Title:
Intraocular lens adapted for accommodation via electrical signals
Kind Code:
A1


Abstract:
A lens system is provided. The lens system can include a lens adapted to be part of the optical pathway of an eye and a sensor. The sensor is adapted to sense a condition. The lens system also includes a control unit. The control unit is adapted to receive a signal from the sensor. The signal includes information about the condition. The control unit is operable to alter the shape of the lens based at least partly upon the condition. The lens can be adapted for positioning inside the capsular bag of the eye, in the posterior chamber of the eye, in place of the capsular bag of the eye or in the cornea. The sensor can be a tension sensor. The condition can be the amount of tension at the zonules of the eye. The control system can include a fluidic pressure generator and a fluid flow control device.



Inventors:
Peyman, Gholam A. (Sun City, AZ, US)
Application Number:
11/259781
Publication Date:
05/03/2007
Filing Date:
10/27/2005
Primary Class:
Other Classes:
623/6.37
International Classes:
A61F2/16
View Patent Images:



Primary Examiner:
PRONE, CHRISTOPHER D
Attorney, Agent or Firm:
POLSINELLI PC ((DC OFFICE) 1000 Louisiana Street Suite 6400, HOUSTON, TX, 77002, US)
Claims:
1. A lens system comprising: a lens positioned within an eye; and a control unit, wherein said control unit is operable with said lens to alter the focal length of said lens based at least partly upon a condition.

2. The lens system of claim 1, wherein said lens is adapted for positioning at a location selected from the group consisting of inside the substantially capsular bag of the eye, inside the capsular bag of the eye in which an anterior portion of the capsular bag around the optical axis of the eye is removed, inside the capsular bag of the eye in which a posterior portion of the capsular bag around the optical axis of the eye is removed, the posterior chamber of the eye, the anterior chamber of the eye, in place of the capsular bag of the eye, and the cornea.

3. The lens system of claim 1, further comprising: a sensor, wherein said sensor is adapted to sense the condition and wherein said control unit is adapted to receive a signal from said sensor, wherein the signal includes information about the condition.

4. The lens system of claim 3, wherein said condition is the amount of tension at the zonules of the eye.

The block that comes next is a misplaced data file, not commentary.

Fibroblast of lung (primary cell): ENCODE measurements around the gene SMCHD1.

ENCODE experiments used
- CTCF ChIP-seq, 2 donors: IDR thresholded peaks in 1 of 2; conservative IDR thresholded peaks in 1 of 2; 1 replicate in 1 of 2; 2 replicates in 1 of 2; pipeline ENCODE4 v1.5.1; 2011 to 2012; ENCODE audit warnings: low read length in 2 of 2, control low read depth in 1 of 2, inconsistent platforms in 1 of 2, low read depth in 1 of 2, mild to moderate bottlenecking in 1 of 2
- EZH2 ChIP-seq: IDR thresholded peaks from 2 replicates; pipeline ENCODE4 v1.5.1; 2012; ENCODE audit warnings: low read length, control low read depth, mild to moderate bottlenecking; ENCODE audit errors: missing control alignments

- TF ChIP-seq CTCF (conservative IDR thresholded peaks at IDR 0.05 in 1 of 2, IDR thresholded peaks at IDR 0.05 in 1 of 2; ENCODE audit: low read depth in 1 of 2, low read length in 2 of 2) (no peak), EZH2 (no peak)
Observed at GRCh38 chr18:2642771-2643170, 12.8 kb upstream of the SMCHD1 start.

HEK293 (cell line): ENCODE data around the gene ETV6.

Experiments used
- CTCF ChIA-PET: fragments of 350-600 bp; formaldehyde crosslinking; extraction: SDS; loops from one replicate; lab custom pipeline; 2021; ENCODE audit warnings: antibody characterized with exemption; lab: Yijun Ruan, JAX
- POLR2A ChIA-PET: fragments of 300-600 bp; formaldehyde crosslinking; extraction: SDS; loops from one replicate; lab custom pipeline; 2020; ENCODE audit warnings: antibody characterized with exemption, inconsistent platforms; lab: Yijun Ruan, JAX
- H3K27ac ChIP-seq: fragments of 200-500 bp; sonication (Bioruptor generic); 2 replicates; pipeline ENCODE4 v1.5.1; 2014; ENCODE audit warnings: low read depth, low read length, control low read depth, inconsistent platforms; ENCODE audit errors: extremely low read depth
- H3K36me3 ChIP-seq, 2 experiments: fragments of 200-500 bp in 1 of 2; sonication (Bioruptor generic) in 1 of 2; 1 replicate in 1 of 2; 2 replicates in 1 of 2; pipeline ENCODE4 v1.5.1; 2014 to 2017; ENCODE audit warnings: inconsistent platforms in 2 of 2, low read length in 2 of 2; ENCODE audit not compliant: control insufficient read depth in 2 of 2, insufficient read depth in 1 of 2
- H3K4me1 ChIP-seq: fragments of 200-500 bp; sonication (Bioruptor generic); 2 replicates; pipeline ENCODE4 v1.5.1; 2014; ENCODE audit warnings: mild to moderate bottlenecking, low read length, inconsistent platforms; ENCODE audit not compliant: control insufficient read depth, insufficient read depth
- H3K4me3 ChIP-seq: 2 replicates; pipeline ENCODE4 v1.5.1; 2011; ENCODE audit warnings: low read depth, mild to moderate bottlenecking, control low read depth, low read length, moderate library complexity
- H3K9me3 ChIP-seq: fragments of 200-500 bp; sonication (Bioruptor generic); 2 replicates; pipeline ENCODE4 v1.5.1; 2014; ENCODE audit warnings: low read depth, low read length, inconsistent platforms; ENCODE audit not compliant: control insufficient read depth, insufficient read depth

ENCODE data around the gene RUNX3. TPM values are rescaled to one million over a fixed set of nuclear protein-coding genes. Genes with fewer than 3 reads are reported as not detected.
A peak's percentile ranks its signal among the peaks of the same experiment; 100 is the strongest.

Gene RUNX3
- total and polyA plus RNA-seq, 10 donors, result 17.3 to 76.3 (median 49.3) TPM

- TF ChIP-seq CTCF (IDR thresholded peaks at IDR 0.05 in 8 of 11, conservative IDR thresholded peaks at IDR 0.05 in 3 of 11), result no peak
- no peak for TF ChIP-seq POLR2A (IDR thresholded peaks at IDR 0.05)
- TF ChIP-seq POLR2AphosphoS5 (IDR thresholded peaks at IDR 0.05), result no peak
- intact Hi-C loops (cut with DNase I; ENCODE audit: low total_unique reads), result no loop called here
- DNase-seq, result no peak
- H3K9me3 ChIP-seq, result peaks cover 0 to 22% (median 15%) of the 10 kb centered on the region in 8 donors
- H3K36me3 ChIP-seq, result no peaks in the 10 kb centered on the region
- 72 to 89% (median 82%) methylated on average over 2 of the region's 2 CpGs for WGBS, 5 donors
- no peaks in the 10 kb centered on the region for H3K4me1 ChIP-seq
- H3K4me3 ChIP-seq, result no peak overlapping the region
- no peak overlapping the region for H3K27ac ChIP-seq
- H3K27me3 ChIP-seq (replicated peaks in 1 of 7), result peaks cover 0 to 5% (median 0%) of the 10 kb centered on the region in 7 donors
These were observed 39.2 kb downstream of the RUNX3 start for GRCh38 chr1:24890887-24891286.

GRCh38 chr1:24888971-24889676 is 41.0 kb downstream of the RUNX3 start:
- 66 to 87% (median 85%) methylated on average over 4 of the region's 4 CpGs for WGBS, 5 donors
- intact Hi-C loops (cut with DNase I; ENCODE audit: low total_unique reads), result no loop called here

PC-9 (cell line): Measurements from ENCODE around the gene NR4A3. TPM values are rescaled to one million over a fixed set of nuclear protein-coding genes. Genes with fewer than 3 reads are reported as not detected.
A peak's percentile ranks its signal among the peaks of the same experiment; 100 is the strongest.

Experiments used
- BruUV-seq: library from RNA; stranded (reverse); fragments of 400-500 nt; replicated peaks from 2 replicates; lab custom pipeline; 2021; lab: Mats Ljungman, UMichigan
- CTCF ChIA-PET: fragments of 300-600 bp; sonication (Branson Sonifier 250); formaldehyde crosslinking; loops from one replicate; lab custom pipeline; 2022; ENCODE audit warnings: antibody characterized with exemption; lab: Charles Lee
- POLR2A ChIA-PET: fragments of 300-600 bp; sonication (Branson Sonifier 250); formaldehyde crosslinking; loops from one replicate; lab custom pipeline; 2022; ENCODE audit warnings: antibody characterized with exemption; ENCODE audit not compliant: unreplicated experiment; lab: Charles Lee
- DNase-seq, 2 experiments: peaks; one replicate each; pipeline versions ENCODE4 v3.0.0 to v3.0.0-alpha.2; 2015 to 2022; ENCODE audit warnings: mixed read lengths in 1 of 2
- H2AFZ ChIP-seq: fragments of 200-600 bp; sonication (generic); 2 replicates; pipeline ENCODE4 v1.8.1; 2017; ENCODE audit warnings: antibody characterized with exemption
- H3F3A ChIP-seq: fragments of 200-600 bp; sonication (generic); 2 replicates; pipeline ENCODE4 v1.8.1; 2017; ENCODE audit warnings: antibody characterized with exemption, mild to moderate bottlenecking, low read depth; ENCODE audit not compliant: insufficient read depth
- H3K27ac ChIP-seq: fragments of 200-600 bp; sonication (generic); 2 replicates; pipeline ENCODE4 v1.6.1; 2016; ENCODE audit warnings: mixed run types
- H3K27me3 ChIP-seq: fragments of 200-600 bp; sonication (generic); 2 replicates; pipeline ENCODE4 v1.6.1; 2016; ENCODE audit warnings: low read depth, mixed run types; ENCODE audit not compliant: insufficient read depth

5. The lens system of claim 1, wherein said control system is operable with said lens to alter the focal length of said lens by passing a current through said lens.

6. The lens system of claim 1, wherein said control system includes a fluidic pressure generator and a fluid flow control device, wherein said lens includes a chamber adapted to receive a fluid, and wherein said control system is operable with said lens to alter the focal length of said lens by changing the fluidic pressure in the chamber.

7. The lens system of claim 6, wherein the chamber is at least partly enclosed by a flexible membrane.

8. A lens comprising: a chamber adapted to house a substance, said lens being adapted to be positioned in an eye, wherein said lens is coupled to a control unit, wherein the control unit is operable to control the focal length of said lens by influencing the substance.

9. The lens of claim 8, wherein influencing the substance includes applying an electrical field across the substance.

10. The lens of claim 8, wherein influencing the substance includes changing the pressure of the substance in the chamber.

11. The lens of claim 8, wherein the control unit receives a signal from a sensor, wherein the signal includes information about a condition.

12. The lens of claim 11, wherein the condition is the amount of tension at the zonules of the eye.

13. A control unit comprising: an electronic circuit; wherein said control unit is coupled to a lens, said lens including a chamber, which is adapted to house a substance, said lens being adapted to be positioned in an eye, said electronic circuit being operable to control the focal length of the lens.